Archive from May, 2013
May 28, 2013 - Quotes    1 Comment

Valor’s Quote of the Day

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Picture this: Mom and Kelly in the front seat and Valor and Percy safely strapped in the back; we stop quickly at a yellow light. Valor removes his thumb from his mouth to exclaim, “Mom! I just felt inertia in my body because the car stopped, but my body kept going.” He then replaces his thumb and continues as if nothing unusual just happened. He’s three! I was so impressed!

I consider myself a pretty intelligent individual, but this kid might pass me… next year at that!

Friends with Benefits

I just finished my first week in my new job.

(Insert obligatory first day of school picture with lunch box here)

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I was oriented, trained, educated, evaluated, queried, and most of all encouraged.

I was encouraged by my trainers that I was picking up things fast,  asking great questions and even offering suggestions for future treatment sessions. I made one cry because she said my documentation of the treatment session was so thorough and descriptive.

I was also encouraged that so many people on my former team checked in on me, asked me to lunch, texted me to check in, and were excited to see me when we passed in the hallway. I even got a spectacular package filled with notes from my little friend Valor AND my TSA-confiscated Kelly Jelly!!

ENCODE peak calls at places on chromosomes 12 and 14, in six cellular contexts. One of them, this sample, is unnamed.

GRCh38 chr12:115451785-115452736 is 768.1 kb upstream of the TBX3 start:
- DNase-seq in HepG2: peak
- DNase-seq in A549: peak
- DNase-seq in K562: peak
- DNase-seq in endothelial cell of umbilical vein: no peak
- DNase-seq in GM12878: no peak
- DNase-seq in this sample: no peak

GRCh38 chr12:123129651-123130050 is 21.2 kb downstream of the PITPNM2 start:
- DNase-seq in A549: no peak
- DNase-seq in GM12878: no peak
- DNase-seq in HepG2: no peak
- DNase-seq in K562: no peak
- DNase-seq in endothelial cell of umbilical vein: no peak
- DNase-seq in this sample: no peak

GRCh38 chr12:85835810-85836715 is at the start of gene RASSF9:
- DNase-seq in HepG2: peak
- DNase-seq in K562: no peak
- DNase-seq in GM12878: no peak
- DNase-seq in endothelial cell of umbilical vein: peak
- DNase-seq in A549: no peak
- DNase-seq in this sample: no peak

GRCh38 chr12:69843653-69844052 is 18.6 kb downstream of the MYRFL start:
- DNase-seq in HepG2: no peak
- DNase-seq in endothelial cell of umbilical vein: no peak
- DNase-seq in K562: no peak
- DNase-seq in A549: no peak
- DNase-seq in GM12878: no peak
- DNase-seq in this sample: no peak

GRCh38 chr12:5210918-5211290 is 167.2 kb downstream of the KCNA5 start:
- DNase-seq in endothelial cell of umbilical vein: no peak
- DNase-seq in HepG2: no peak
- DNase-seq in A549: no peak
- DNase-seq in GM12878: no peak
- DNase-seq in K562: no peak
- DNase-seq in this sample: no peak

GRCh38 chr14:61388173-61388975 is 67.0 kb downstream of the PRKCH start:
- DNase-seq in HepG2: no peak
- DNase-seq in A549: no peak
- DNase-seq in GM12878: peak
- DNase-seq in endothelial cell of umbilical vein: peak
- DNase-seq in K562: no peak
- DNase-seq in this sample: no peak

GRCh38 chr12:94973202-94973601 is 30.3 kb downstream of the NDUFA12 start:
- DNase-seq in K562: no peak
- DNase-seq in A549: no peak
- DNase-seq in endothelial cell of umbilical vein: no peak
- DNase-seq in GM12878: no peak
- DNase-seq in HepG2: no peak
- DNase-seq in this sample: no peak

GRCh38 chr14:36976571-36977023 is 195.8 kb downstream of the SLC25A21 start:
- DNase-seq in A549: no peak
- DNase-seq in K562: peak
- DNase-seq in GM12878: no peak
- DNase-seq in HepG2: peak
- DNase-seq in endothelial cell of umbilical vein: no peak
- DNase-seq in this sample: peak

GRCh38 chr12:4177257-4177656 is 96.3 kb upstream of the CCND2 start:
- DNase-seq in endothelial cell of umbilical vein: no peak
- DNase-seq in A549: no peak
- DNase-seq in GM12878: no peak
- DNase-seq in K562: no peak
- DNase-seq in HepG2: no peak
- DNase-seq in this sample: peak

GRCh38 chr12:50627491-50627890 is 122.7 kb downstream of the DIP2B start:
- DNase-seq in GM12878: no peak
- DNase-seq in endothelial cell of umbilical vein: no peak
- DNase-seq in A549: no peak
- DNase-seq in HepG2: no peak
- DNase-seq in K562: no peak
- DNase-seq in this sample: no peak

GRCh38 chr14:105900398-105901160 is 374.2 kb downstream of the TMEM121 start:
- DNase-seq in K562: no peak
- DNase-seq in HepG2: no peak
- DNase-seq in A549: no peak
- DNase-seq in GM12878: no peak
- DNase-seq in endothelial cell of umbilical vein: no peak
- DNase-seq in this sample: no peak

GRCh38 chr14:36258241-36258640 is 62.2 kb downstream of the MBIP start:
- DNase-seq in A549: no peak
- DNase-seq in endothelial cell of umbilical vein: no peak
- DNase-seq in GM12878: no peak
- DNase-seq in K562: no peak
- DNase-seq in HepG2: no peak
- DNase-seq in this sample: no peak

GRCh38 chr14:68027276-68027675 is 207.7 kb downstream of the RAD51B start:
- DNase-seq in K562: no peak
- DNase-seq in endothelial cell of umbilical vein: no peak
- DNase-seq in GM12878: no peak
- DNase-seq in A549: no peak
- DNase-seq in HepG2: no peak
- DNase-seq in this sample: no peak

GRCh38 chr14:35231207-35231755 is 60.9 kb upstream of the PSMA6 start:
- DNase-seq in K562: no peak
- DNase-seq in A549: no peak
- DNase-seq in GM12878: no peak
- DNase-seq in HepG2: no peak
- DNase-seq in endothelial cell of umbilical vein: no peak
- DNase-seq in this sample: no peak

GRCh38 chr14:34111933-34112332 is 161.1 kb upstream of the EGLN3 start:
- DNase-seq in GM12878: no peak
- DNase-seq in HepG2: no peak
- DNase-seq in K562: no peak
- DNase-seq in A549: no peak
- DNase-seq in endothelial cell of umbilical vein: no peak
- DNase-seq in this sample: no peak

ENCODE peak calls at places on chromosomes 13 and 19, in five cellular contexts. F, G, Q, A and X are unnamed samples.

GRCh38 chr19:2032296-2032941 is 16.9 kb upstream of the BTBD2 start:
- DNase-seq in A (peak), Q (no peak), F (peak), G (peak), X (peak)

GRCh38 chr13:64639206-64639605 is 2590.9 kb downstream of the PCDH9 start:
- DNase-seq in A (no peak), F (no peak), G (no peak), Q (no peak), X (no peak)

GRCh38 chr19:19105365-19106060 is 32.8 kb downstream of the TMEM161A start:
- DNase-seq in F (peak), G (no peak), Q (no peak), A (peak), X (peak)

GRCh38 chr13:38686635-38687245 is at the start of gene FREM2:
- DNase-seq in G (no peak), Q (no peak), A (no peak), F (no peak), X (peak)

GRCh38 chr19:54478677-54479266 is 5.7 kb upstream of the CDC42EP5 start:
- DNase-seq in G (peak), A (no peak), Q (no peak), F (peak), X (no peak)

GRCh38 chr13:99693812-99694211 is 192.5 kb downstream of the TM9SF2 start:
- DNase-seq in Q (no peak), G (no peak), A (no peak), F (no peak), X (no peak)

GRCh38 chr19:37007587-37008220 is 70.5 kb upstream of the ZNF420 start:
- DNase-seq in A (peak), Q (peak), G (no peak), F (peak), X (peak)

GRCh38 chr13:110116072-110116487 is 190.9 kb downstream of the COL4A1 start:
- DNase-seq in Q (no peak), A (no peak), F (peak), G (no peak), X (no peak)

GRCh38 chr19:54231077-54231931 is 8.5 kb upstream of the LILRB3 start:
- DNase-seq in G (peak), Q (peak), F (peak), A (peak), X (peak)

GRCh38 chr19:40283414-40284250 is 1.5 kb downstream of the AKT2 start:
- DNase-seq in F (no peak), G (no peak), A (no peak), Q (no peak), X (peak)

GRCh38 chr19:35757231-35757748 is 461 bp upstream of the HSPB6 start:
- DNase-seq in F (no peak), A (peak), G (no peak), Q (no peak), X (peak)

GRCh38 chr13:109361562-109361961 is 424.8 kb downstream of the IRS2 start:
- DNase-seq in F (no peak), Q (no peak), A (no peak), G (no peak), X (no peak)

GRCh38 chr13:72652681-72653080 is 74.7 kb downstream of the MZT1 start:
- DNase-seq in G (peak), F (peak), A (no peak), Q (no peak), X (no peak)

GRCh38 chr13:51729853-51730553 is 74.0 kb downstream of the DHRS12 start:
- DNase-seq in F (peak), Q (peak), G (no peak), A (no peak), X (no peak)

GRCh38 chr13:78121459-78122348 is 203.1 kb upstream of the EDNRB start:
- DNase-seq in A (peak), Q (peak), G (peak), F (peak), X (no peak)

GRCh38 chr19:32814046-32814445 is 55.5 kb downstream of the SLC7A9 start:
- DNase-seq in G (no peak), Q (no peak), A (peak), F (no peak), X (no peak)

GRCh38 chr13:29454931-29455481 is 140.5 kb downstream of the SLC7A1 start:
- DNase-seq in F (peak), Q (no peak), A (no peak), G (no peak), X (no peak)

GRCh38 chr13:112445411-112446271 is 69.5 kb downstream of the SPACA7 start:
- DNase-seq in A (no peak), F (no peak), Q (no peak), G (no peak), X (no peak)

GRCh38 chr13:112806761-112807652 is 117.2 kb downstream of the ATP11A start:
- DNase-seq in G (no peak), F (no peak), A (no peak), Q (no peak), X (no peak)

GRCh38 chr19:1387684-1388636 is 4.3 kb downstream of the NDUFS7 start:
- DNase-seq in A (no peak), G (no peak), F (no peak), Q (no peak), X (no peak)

Kelly Jelly

I am thankful for the new challenge and the growth as a practitioner. I am thankful to care for the least and the littlest and to show them love and compassion and skill and hope. I am thankful for my new team and how they have been so excited to rally with me. I am thankful for a stable job, a regular schedule, and especially for the addition of benefits. I felt encouraged by others all week, but one text is officially my favorite. My friend and co-worker, Twan, texted me early Monday morning on my first day of work and cheekily asked, “So now that you’ve started your new job, does that mean we’re friends… with benefits!”

Yes, Twan, joyfully it does!

May 23, 2013 - My Story    No Comments

What Kind of Music Do You Listen to?

Don’t you hate that question?

Me too.

It’s like saying, “What have you ever eaten?” Or “What colors have you seen today?” It’s too broad, too overwhelming, too diverse to narrow down.

I can’t give you a list of everything on my iPod, but I can tell you about the most meaningful music in my life. A shockingly-unknown band called Cool Hand Luke has walked with me through my darkest times. Their lyrics have spoken to my very soul. I’ve mentioned them many times in my posts. Several mentions in the “The Story of Me” series and once here, where I explain a little more how influential their music has been in my life.

As I mentioned in that post, I have gotten to know Mark, of Cool Hand Luke fame as he is now a student at the seminary where I attended. What a blessing to see that he is the real deal and that his lyrics come from his own spirituality and honesty in struggles. Mark saw me at our local Target yesterday and stopped to chat. Then he gave me fantastic news. After a two year silence from this man who has written some of the most beautiful poems I’ve ever heard, he’s getting back in the studio again.